Screenshot showing Azure Portal with Azure Arc-enabled Kubernetes resource extensions

  • Edit the environment variables in the script to match your environment parameters.

    • subscriptionId - Your Azure subscription ID
    • appId - Your Azure service principal name
    • password - Your Azure service principal password
    • tenantId - Your Azure tenant ID
    • resourceGroup - Azure resource group name
    • arcClusterName - Azure Arc Cluster Name
    • k8sExtensionName - Azure Policy extension name, should be azurepolicy

    Screenshot parameter examples

  • After editing the variables, to run the script, navigate to the script folder and run the command

    sudo chmod +x azure_monitor_alerts.sh && . ./azure_policy.sh
    

    NOTE: The extra dot is due to the shell script having an export function and needs to have the vars exported in the same shell session as the rest of the commands.

    The script will:

    • Login to your Azure subscription using the service principal credentials
    • Add or Update your local connectedk8s and k8s-extension Azure CLI extensions
    • Create the Azure Policy cluster extension instance
    • Assign the Azure Policy Kubernetes cluster containers CPU and memory resource limits should not exceed the specified limits (cpuLimit=200m memoryLimit=1Gi) to the resource group of the Azure Arc-enabled Kubernetes cluster
  • Verify under the extensions tab of the Azure Arc-enabled Kubernetes cluster that the Azure Policy cluster extension is correctly installed.

    Screenshot showing Azure Portal with Azure Arc-enabled Kubernetes resource extensions

  • You can also verify the pods by running the commands below:

    • The azure-policy pods are installed in the kube-system namespace:

      kubectl get pods -n kube-system --kubeconfig <kubeconfig> | grep azure-policy
      

      Screenshot extension pods on cluster

    • The gatekeeper pods are installed in the gatekeeper-system namespace:

      kubectl get pods -n gatekeeper-system --kubeconfig <kubeconfig>
      

      Screenshot extension pods on cluster

  • Verify under the Azure Policy service in the Assignments tab that the Azure Policy Definition was assigned in your resource group:

    Screenshot showing Azure Portal Azure Policy service

Test Azure Policy

IMPORTANT NOTE: Please note that it may take up to 30 minutes for the Azure Policy to take effect.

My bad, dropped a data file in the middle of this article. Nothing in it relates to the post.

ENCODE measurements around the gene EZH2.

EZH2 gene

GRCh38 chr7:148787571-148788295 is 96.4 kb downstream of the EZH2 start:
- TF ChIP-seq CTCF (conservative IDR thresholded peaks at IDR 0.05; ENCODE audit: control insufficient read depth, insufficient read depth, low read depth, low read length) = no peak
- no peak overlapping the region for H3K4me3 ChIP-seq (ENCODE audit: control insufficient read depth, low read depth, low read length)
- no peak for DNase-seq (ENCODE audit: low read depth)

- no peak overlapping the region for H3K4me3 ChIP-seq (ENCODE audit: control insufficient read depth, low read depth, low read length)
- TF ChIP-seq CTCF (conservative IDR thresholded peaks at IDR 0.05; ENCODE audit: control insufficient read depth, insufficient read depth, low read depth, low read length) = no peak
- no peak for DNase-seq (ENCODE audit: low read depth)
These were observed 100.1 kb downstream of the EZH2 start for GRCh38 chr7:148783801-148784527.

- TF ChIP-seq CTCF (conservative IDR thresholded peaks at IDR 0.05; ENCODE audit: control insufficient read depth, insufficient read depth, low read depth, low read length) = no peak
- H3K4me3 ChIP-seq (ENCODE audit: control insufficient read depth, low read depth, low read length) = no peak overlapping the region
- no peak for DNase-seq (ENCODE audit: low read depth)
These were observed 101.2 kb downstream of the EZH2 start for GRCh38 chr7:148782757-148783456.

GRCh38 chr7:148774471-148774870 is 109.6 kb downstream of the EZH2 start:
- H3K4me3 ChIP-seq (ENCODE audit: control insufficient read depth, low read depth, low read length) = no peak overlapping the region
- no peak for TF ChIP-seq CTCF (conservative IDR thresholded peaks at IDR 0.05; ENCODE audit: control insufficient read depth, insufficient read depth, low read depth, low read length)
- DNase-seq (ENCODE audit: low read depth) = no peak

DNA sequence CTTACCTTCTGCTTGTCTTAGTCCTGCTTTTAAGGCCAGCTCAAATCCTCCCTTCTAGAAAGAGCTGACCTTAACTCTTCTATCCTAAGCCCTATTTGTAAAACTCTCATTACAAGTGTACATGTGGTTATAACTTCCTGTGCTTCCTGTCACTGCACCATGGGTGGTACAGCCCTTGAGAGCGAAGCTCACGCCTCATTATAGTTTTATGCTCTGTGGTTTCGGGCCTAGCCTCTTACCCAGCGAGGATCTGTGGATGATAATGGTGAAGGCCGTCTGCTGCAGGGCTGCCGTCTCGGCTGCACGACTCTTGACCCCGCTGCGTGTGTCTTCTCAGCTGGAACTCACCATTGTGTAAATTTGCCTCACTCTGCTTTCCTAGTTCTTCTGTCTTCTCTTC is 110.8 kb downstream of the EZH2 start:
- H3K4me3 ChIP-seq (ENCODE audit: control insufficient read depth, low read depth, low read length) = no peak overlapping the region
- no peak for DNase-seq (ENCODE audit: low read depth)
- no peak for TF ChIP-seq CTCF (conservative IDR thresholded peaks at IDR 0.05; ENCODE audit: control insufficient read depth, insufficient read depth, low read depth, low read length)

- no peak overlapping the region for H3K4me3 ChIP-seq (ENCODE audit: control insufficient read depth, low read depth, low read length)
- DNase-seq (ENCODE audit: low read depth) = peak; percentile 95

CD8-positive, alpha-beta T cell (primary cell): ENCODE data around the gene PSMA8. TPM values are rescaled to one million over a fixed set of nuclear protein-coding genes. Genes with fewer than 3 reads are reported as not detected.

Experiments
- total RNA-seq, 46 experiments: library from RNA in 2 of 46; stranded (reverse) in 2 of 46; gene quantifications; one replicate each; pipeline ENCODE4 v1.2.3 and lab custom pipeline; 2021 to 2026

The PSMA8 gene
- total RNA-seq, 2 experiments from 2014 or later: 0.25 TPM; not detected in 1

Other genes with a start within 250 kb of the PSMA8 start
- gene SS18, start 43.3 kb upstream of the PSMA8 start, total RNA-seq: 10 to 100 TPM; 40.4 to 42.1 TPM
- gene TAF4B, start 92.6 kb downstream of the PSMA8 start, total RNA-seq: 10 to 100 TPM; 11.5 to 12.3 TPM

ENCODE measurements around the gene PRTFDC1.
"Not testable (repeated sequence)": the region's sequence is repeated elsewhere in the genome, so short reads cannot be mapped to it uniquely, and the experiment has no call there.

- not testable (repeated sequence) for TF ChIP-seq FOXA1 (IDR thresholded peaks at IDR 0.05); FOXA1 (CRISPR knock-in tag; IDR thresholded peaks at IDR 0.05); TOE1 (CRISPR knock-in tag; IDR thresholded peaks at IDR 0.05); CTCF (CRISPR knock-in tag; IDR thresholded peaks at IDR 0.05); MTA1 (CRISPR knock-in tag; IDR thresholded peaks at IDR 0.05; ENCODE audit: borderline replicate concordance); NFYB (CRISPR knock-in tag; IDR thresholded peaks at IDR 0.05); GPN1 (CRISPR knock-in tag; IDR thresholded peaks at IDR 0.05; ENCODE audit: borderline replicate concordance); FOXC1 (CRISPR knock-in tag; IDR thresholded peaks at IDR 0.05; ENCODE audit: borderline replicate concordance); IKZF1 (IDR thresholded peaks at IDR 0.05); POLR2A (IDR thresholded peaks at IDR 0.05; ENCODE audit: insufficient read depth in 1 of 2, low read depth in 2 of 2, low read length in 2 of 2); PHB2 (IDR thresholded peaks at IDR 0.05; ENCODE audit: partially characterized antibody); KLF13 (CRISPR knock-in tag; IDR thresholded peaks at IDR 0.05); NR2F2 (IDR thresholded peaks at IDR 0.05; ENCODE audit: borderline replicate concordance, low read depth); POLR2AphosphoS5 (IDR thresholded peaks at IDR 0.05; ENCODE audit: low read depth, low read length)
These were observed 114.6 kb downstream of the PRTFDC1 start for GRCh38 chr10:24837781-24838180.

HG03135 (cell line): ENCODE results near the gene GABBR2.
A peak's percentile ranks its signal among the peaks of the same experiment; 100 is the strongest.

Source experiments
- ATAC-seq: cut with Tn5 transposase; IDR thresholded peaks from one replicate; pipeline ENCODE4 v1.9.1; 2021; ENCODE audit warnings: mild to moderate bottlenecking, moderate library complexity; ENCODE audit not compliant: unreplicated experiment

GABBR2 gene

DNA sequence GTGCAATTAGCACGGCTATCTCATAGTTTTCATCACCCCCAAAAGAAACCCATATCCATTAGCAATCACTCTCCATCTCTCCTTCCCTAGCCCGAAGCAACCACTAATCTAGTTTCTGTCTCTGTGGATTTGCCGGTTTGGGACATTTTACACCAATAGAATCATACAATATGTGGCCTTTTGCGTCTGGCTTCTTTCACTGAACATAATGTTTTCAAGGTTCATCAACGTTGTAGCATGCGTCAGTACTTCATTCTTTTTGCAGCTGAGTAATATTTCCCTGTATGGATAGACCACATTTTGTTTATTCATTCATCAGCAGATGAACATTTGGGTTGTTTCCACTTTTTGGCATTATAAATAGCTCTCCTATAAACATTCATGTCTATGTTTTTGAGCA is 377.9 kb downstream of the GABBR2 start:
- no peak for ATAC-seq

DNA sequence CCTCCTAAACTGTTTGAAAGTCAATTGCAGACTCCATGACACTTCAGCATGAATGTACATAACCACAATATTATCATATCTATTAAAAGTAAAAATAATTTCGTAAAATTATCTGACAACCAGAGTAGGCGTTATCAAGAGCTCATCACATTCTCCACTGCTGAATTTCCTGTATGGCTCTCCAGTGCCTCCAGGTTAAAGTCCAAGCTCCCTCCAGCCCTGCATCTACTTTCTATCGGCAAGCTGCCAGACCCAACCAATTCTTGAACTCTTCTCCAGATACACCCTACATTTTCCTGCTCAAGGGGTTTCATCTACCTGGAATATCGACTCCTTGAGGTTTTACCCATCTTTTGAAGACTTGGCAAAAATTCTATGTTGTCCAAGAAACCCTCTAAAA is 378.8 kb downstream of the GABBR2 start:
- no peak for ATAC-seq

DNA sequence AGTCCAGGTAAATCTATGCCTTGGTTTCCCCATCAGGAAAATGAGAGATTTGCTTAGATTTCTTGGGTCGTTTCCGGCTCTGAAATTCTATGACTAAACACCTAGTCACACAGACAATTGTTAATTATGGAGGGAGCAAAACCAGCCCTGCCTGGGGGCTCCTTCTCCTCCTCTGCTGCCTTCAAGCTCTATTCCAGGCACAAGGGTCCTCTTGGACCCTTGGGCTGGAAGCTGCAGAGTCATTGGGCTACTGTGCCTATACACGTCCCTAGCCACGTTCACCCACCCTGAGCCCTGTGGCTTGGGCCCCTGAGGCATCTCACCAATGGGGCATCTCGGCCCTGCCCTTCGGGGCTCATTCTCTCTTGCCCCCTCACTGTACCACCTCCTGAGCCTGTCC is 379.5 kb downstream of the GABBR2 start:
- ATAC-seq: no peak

• The Azure Policy we have assigned works as a LimitRange, but we do not specify any namespace, so the Azure Policy will be applied on all namespaces. The limits specified in the Azure Policy are cpuLimit=200m and memoryLimit=1Gi, so to test it we need to create a pod with higher limits:

    pod-test.yaml

    apiVersion: v1
    kind: Pod
    metadata:
      name: nginx
    spec:
      containers:
      - name: nginx
        image: nginx
        resources:
          requests:
            memory: "2Gi"
            cpu: "2"
          limits:
            memory: "3Gi"
            cpu: "16"
    
  • Create the above file and run the following command to create the pod:

    kubectl apply -f pod-test.yaml --kubeconfig <kubeconfig>
    

    Screenshot Azure Policy test

    As you can see we cannot create the pod due to the Azure policy that was applied.

  • If there were pods that exceeded the limit before applying the Azure Policy, they will not be removed, but we can see which ones do not comply in the Azure Policy service in the Compliance tab, select the non-compliance event

    Screenshot Azure Policy test

  • Click on Details to find out which pod is not compliant:

    Screenshot Azure Policy test

  • This is the non-compliant pod:

    Screenshot Azure Policy test

Delete resources

Complete the following steps to clean up your environment. The commands below delete the extension instance and the Azure Policy Assignment.

export arcClusterName='<Azure Arc Cluster Name>'
export resourceGroup='<Azure resource group name>'
az k8s-extension delete --name azurepolicy --cluster-type connectedClusters --cluster-name $arcClusterName --resource-group $resourceGroup
resourceGroupId=$(az group show --name $resourceGroup --query id -o tsv | sed 's/\r$//')
az policy assignment delete --name "K8s containers should not exceed CPU=200m and Memory=1Gi" --scope $resourceGroupId